Morrison, Joel L., ‘Isobath’, in Matthew H. Edney & Mary Sponberg Pedley (eds), The History of Cartography. Volume 4, Cartography in the European Enlightenment (Chicago & London, 2019), pp 614-615.

Pinardi, Nadia, et al., ‘Measuring the Sea: Marsili’s Oceanographic Cruise (1679-80) and the Roots of Oceanography’, Journal of Physical Oceanography, 48, no. 4 (2018), 845-860.

Sartori, Renzo, ‘Luigi Ferdinando Marsili, founding father of oceanography = Luigi Ferdinando Marsili fondatore dell’oceanografia’, in Gian Battista Vai & William Cavazza (eds), Four centuries of the word geology : Ulisse Aldrovandi 1603 in Bologna = Quadricentenario della parola geologia : Ulisse Aldrovandi 1603 Bologna (Bologna, 2003), pp 169-177.

Soffientino, Bruno & Michael E. Q. Pilson, ‘Osservazioni Intorno al Bosforo Tracio Overo Canale di Constantinopoli Rappresentate in Lettera Alla Sacra Real Maestá Cristina Regina di Svezia da Luigi Ferdinando Marsilii, 1681: First English Translation, with Notes’, Earth Sciences History, 28, no. 1 (2009), 57-83.

Stoye, John, Marsigli’s Europe, 1680-1730 : the life and times of Luigi Ferdinando Marsigli, soldier and virtuoso (New Haven & London, 1994).

[1] Chapuis, Olivier, ‘Bathymetric Map’, in Matthew H. Edney & Mary Sponberg Pedley (eds), The History of Cartography. Volume 4, Cartography in the European Enlightenment (Chicago & London, 2019), pp 615-616; Morrison, Joel L., ‘Isobath’, in Matthew H. Edney & Mary Sponberg Pedley (eds), The History of Cartography. Volume 4, Cartography in the European Enlightenment (Chicago & London, 2019), p. 614.

[2] McConnell, Anita, ‘L. F. Marsigli’s Voyage to London and Holland, 1721-1722’, Notes and Records of the Royal Society of London, 41, no. 1 (1986), 42; McConnell, Anita, ‘Luigi Ferdinando Marsigli (1658-1730): From professional soldier to ‘Father of Oceanography’’, The Mariner’s Mirror: The International Quarterly Journal of The Society for Nautical Research, 88, no. 3 (2002), 327-328; McConnell, Anita, ‘L. F. Marsigli (1658-1730): Early Contributions to Marine Science and Hydrography’, The International Hydrographic Review, 5, no. 2 (2004), 10; Sartori, Renzo, ‘Luigi Ferdinando Marsili, founding father of oceanography = Luigi Ferdinando Marsili fondatore dell’oceanografia’, in Gian Battista Vai & William Cavazza (eds), Four centuries of the word geology : Ulisse Aldrovandi 1603 in Bologna = Quadricentenario della parola geologia : Ulisse Aldrovandi 1603 Bologna (Bologna, 2003), pp 172-173; Stoye, John, Marsigli’s Europe, 1680-1730 : the life and times of Luigi Ferdinando Marsigli, soldier and virtuoso (New Haven & London, 1994), p. 270.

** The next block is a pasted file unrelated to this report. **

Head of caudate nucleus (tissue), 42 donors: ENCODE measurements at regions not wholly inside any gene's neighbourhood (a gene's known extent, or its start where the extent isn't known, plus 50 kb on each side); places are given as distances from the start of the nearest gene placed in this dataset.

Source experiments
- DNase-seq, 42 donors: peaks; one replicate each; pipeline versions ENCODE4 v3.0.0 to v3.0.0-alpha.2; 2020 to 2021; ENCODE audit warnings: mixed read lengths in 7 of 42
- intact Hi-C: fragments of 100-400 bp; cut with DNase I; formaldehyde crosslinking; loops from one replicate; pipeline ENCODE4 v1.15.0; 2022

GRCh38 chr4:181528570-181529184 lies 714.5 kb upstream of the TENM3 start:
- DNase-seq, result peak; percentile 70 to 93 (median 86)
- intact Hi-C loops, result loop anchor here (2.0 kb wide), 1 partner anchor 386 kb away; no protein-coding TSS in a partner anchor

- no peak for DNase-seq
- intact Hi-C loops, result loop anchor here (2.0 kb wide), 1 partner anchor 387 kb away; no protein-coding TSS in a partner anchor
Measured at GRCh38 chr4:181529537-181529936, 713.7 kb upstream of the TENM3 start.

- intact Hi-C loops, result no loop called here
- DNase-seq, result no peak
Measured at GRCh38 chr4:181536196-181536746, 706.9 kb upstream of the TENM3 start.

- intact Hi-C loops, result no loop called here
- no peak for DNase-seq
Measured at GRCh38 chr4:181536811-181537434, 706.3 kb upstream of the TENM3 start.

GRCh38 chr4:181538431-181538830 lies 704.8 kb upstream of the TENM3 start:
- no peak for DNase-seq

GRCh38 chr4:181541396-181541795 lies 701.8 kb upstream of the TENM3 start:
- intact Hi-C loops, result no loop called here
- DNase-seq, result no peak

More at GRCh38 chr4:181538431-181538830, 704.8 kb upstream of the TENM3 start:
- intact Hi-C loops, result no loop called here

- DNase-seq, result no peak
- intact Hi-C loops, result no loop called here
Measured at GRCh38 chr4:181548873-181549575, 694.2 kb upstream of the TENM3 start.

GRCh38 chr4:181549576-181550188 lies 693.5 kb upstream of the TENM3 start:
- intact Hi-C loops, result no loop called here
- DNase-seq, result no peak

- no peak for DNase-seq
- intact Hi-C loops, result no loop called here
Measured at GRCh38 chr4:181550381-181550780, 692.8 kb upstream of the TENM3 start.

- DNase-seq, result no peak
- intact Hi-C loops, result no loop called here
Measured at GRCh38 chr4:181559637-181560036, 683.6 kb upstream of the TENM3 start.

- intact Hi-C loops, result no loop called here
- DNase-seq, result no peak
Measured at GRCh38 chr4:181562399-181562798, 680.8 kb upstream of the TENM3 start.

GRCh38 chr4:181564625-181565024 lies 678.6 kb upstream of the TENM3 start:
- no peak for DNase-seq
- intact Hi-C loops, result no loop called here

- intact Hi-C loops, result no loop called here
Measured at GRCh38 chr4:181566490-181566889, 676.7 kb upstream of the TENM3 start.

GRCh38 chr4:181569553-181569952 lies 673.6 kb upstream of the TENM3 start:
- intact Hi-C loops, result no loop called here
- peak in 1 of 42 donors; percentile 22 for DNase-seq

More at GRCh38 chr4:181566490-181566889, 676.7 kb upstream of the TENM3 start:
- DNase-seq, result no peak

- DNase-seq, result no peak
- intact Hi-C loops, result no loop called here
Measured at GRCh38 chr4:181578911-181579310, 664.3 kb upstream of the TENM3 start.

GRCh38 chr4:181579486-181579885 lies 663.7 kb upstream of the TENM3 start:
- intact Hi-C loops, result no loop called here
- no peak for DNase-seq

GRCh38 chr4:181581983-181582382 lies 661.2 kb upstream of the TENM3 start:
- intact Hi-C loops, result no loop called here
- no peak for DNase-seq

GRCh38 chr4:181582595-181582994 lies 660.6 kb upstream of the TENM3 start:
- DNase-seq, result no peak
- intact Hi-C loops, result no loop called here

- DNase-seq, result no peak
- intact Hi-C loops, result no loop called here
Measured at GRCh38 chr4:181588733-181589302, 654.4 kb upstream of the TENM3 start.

[3] McConnell, Anita, ‘A Profitable Visit: Luigi Ferdinando Marsigli’s Studies, Commerce and Friendships in Holland, 1722-23’, in C.S. Maffioli & L.C. Palm (eds), Italian scientists in the Low Countries in the XVIIth and XVIIIth centuries (Amsterdam, 1989), p. 190; McConnell, Anita, ‘L. F. Marsigli’s Visit to London in 1721, and His Report on the Royal Society’, Notes and Records of the Royal Society of London, 47, no. 2 (1993), 198; Sartori, ‘Luigi Ferdinando Marsili, founding father of oceanography’, p. 172; Stoye, Marsigli’s Europe, 1680-1730, p. 296.

[4] McConnell, ‘From professional soldier to ‘Father of Oceanography’’, 328; McConnell, ‘Early Contributions to Marine Science and Hydrography’, 10-12; Sartori, ‘Luigi Ferdinando Marsili, founding father of oceanography’, pp 173-174; Stoye, Marsigli’s Europe, 1680-1730, p. 270.

[5] McConnell, ‘L. F. Marsigli’s Voyage to London and Holland, 1721-1722’, 39; McConnell, ‘L. F. Marsigli’s Visit to London in 1721’, 180; Stoye, Marsigli’s Europe, 1680-1730, p. 8.

[6] McConnell, ‘L. F. Marsigli’s Visit to London in 1721’, 180-181; Pinardi, Nadia, et al., ‘Measuring the Sea: Marsili’s Oceanographic Cruise (1679-80) and the Roots of Oceanography’, Journal of Physical Oceanography, 48, no. 4 (2018), 847; Stoye, Marsigli’s Europe, 1680-1730, pp 17-18.

[7] Stoye, Marsigli’s Europe, 1680-1730, p. 26.

[8] Deák, Antal András (ed.), A Duna Fölfedezése. Luigi Ferdinando Marsigli, Danubius Pannonico-Mysicus. Tomus I, A Duna Magyarországi és Szerbiai Szakasza = The Discovery of the Danube. Luigi Ferdinando Marsigli, Danubius Pannonico-Mysicus. Volume I, The Hungarian and Serbian Section of the Danube (Budapest, 2004), pp 124 & 130; Deák, Antal András, ‘Marsigli, Luigi Ferdinando’, in Matthew H. Edney & Mary Sponberg Pedley (eds), The History of Cartography. Volume 4, Cartography in the European Enlightenment (Chicago & London, 2019), p. 921; McConnell, ‘L. F. Marsigli’s Visit to London in 1721’, 183; Stoye, Marsigli’s Europe, 1680-1730, pp 239-246.

[9] Sartori, ‘Luigi Ferdinando Marsili, founding father of oceanography’, p. 171; Stoye, Marsigli’s Europe, 1680-1730, pp 263-270.